A quote from Woody Guthrie’s writings about his entry into the music world reads, “An uncle of mine taught me to play the guitar and I got to going out a couple of nights a week to the cow ranches around to play for square dances. I made up new words to old tunes and sung them everywhere I’d go… With a song, you sing it out, and it soaks in people’s ears and they all jump up and down and sing it with you, and then when you quit singing it, it’s gone, and you get a job singing it again. On top of that you can sing out what you think.”
That’s one quote from the spectacular 340-page coffee table book published in the fall of 2021 called Woody Guthrie: Songs and Art, Words and Wisdom, compiled by Guthrie’s daughter Nora with the support of eminent music historian Robert Santelli, largely culled from the Woody Guthrie Archive in Tulsa, Oklahoma.
The book is a delightful visual feast, featuring scads of rare vintage photos, copious examples of Guthrie’s own drawings and sketches, excerpts from diaries and day planners, dozens of reproductions of typed and handwritten letters, lyrics, and poems that let us into his life and his mind in ways that neither his own fascinating autobiography, Bound for Glory, nor conventional posthumous biographies did. Though it feels about 90 percent Guthrie, the remaining ten percent consists of illuminating and thoughtful pieces about him and his impact from the authors, son Arlo Guthrie, and such disparate contemporary voices as Rosanne Cash, Chuck D, Ani DiFranco, historian Douglas Brinkley, and actor Jeff Daniels. There is much about his life and struggles as a working and touring musician and also much about his family life and its many ups and downs—in one heartbreaking letter he describes the excruciating pain of losing his four-year-old daughter in an apartment fire in 1947. And then there are his writings on the larger world—politics, unions, civil rights, and his thoughts on such musicians as Lead Belly, Sonny Terry, and others.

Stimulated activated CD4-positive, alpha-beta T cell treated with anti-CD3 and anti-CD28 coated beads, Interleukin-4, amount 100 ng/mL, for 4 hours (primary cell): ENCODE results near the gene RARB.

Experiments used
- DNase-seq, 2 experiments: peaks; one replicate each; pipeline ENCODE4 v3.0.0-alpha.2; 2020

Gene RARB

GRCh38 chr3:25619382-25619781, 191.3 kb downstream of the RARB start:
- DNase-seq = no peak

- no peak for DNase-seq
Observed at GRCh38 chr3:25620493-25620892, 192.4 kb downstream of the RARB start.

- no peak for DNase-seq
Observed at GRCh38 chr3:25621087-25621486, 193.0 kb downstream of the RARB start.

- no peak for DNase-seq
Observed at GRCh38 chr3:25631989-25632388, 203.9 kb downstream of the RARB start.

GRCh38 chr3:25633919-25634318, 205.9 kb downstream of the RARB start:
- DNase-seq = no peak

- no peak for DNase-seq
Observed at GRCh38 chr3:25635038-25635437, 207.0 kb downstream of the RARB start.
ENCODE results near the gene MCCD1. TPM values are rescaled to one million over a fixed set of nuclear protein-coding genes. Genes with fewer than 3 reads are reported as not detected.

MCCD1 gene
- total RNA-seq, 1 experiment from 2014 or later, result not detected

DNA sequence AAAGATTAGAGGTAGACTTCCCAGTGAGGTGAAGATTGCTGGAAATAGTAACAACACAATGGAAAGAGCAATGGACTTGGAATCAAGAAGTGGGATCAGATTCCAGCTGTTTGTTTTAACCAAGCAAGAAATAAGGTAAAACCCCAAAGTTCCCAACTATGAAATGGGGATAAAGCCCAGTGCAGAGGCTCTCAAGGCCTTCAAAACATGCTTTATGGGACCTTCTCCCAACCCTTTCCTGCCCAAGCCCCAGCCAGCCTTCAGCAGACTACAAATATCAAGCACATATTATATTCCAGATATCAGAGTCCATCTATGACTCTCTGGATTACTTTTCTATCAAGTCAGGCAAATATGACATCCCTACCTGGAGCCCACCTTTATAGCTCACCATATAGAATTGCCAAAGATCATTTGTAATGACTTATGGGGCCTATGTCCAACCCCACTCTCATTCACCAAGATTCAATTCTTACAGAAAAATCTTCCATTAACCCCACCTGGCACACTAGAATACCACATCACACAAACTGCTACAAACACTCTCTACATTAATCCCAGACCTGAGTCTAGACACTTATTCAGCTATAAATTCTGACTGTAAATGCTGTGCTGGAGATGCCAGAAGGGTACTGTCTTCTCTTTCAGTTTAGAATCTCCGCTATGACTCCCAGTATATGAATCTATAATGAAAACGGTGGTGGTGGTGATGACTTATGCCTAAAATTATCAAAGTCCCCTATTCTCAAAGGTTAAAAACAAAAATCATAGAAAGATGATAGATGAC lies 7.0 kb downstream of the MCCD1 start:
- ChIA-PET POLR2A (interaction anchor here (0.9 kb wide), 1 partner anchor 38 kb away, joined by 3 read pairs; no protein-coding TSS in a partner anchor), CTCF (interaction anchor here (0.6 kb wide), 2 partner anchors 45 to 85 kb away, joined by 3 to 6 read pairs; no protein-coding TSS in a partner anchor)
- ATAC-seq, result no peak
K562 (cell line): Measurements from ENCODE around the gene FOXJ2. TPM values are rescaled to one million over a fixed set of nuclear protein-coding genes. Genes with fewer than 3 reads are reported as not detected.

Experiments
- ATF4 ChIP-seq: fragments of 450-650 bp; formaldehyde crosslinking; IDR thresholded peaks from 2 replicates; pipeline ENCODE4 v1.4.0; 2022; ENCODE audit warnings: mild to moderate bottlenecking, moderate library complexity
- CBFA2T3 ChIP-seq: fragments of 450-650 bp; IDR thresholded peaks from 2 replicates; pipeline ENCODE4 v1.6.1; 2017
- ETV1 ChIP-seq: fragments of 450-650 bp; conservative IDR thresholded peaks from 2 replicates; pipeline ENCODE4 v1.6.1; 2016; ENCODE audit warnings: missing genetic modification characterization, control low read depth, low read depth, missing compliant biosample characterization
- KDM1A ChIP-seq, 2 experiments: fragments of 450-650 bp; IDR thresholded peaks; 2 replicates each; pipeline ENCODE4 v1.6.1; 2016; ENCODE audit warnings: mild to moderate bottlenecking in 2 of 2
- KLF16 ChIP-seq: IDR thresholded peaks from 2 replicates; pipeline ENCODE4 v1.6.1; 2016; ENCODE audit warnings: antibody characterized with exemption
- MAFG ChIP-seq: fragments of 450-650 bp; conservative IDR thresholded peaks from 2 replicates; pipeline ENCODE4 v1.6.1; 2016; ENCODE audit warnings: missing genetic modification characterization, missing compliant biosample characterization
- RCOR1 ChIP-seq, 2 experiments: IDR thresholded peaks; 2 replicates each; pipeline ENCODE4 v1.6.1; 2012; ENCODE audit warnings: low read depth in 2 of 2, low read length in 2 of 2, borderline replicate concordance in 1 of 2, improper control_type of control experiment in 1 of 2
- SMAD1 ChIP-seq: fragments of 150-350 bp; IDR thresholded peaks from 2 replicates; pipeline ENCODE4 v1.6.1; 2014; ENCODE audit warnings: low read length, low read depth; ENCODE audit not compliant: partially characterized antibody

It’s the kind of book you’ll want to return to again and again because there’s seemingly always another song or poem to unravel, an ink rendering you might have missed first time through, bits of minutia that reveal more about this remarkable figure. Open it to any two-page spread and you’ll likely find something illuminating. In the end it really is a warts-and-all self-portrait, in which Guthrie’s shortcomings and foibles are on full display (and in his own hand), but what a remarkable thinker, poet, songwriter, and humanist—a plain-spoken everyman who was also one-of-a-kind exceptional.
This article originally appeared in the May/June 2022 issue of Acoustic Guitar magazine.